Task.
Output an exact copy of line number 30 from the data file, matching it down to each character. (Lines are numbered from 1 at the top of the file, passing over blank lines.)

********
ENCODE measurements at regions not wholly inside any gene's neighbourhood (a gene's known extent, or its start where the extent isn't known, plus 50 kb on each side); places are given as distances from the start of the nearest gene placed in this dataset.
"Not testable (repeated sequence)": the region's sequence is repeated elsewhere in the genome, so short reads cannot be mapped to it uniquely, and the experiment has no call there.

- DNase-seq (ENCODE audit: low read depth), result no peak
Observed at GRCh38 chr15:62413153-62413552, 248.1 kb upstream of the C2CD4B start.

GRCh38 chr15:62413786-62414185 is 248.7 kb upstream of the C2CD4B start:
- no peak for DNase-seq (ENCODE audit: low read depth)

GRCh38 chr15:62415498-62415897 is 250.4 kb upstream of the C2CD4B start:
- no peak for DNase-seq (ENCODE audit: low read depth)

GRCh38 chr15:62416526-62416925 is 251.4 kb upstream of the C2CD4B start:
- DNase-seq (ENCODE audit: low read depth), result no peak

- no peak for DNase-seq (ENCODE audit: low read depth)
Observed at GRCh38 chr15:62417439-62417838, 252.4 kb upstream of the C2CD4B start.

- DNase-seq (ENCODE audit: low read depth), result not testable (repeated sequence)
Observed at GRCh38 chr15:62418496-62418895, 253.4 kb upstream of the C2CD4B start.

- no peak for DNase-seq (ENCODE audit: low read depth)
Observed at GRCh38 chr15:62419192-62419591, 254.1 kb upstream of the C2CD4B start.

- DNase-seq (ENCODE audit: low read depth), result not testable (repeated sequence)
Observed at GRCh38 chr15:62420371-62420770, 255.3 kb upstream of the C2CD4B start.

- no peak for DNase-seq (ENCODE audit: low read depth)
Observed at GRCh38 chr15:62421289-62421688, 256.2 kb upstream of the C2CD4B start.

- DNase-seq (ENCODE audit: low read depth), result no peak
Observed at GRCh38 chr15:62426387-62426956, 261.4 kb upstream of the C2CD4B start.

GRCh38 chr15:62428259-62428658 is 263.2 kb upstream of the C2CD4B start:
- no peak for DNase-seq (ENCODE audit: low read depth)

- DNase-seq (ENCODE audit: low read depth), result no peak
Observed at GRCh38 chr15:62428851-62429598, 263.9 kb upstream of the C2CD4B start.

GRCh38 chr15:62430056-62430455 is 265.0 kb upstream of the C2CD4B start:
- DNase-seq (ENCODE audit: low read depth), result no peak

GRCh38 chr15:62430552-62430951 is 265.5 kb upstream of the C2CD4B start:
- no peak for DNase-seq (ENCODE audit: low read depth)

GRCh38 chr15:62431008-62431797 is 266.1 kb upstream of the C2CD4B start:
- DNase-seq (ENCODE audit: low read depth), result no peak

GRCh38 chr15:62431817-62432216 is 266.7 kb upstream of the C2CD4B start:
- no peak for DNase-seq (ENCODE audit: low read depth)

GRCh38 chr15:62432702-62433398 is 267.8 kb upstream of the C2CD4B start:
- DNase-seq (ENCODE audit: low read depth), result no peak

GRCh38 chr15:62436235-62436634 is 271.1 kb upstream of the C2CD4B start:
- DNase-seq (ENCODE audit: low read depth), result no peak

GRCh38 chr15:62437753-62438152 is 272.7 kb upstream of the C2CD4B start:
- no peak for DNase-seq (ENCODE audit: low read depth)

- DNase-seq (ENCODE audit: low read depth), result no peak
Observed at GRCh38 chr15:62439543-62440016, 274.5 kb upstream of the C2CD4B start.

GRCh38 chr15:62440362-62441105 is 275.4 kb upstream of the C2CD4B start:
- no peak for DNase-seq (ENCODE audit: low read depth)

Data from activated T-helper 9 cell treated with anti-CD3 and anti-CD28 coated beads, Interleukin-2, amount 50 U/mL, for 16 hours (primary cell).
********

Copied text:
- no peak for DNase-seq (ENCODE audit: low read depth)